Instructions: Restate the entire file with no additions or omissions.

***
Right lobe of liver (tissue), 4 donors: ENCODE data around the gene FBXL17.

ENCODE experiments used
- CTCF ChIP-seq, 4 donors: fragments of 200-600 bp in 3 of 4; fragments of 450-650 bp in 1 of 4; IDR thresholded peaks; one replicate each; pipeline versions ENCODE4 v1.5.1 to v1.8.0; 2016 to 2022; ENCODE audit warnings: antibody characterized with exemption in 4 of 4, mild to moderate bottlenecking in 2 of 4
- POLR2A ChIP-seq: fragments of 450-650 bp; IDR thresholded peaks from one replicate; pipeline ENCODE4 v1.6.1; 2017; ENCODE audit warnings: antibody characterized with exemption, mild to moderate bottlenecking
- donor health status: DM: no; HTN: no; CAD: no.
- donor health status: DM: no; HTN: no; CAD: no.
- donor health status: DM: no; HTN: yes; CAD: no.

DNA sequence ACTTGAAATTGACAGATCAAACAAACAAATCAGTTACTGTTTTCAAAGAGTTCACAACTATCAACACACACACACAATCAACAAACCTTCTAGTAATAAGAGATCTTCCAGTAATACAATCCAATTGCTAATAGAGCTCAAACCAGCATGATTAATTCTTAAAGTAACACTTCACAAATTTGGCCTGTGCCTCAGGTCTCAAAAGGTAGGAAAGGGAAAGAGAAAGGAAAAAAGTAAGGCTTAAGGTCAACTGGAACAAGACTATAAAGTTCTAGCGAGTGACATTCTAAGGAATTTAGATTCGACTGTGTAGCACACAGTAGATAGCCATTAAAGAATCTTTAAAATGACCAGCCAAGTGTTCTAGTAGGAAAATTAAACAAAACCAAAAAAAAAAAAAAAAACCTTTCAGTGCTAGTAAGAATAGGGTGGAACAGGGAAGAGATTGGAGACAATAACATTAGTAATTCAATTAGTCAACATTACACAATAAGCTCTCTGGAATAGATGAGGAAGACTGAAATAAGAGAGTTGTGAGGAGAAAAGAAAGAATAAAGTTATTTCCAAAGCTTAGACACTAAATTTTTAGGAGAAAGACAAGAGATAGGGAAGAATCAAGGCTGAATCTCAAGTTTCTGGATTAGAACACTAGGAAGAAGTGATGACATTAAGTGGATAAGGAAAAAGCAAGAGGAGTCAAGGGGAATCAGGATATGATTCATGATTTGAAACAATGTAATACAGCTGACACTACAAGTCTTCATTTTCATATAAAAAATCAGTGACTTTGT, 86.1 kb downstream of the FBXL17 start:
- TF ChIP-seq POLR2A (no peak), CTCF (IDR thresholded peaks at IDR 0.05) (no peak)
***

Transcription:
Right lobe of liver (tissue), 4 donors: ENCODE data around the gene FBXL17.

ENCODE experiments used
- CTCF ChIP-seq, 4 donors: fragments of 200-600 bp in 3 of 4; fragments of 450-650 bp in 1 of 4; IDR thresholded peaks; one replicate each; pipeline versions ENCODE4 v1.5.1 to v1.8.0; 2016 to 2022; ENCODE audit warnings: antibody characterized with exemption in 4 of 4, mild to moderate bottlenecking in 2 of 4
- POLR2A ChIP-seq: fragments of 450-650 bp; IDR thresholded peaks from one replicate; pipeline ENCODE4 v1.6.1; 2017; ENCODE audit warnings: antibody characterized with exemption, mild to moderate bottlenecking
- donor health status: DM: no; HTN: no; CAD: no.
- donor health status: DM: no; HTN: no; CAD: no.
- donor health status: DM: no; HTN: yes; CAD: no.

DNA sequence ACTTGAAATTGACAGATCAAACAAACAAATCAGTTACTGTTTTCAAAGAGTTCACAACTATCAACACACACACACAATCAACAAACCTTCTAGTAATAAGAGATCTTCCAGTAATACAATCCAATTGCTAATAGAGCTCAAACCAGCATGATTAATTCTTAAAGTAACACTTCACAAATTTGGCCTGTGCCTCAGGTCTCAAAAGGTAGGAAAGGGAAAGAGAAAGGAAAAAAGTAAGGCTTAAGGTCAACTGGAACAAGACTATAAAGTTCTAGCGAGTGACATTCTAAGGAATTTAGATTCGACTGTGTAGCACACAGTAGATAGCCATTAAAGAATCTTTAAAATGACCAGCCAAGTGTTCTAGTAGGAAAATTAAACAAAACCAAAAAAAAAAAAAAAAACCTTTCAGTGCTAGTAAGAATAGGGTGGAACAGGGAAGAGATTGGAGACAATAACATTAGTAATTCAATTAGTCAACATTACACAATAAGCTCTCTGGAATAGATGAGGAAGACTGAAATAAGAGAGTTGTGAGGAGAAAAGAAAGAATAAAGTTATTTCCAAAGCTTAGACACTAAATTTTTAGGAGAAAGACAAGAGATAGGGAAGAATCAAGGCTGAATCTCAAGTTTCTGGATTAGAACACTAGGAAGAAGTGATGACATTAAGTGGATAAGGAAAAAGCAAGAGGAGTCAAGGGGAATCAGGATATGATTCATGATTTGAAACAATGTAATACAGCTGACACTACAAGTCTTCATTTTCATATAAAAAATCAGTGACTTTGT, 86.1 kb downstream of the FBXL17 start:
- TF ChIP-seq POLR2A (no peak), CTCF (IDR thresholded peaks at IDR 0.05) (no peak)